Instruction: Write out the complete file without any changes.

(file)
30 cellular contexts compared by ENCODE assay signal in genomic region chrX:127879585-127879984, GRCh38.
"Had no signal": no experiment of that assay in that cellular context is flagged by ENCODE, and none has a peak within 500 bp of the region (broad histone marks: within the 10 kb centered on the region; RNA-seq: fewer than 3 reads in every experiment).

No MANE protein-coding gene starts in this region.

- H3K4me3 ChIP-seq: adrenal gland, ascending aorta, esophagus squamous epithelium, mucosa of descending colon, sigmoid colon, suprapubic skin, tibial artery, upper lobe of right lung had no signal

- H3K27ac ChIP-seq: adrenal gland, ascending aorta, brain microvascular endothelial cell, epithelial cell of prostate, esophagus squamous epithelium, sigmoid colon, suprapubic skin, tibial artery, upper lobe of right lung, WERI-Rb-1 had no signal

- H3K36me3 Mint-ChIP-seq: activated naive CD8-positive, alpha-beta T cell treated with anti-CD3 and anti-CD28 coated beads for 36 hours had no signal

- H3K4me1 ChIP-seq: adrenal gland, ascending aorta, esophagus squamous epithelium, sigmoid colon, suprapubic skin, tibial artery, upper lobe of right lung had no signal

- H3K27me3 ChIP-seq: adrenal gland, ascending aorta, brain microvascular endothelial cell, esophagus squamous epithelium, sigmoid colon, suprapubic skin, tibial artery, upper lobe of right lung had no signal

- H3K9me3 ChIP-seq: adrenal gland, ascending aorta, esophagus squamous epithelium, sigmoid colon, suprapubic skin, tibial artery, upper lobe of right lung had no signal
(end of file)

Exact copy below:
30 cellular contexts compared by ENCODE assay signal in genomic region chrX:127879585-127879984, GRCh38.
"Had no signal": no experiment of that assay in that cellular context is flagged by ENCODE, and none has a peak within 500 bp of the region (broad histone marks: within the 10 kb centered on the region; RNA-seq: fewer than 3 reads in every experiment).

No MANE protein-coding gene starts in this region.

- H3K4me3 ChIP-seq: adrenal gland, ascending aorta, esophagus squamous epithelium, mucosa of descending colon, sigmoid colon, suprapubic skin, tibial artery, upper lobe of right lung had no signal

- H3K27ac ChIP-seq: adrenal gland, ascending aorta, brain microvascular endothelial cell, epithelial cell of prostate, esophagus squamous epithelium, sigmoid colon, suprapubic skin, tibial artery, upper lobe of right lung, WERI-Rb-1 had no signal

- H3K36me3 Mint-ChIP-seq: activated naive CD8-positive, alpha-beta T cell treated with anti-CD3 and anti-CD28 coated beads for 36 hours had no signal

- H3K4me1 ChIP-seq: adrenal gland, ascending aorta, esophagus squamous epithelium, sigmoid colon, suprapubic skin, tibial artery, upper lobe of right lung had no signal

- H3K27me3 ChIP-seq: adrenal gland, ascending aorta, brain microvascular endothelial cell, esophagus squamous epithelium, sigmoid colon, suprapubic skin, tibial artery, upper lobe of right lung had no signal

- H3K9me3 ChIP-seq: adrenal gland, ascending aorta, esophagus squamous epithelium, sigmoid colon, suprapubic skin, tibial artery, upper lobe of right lung had no signal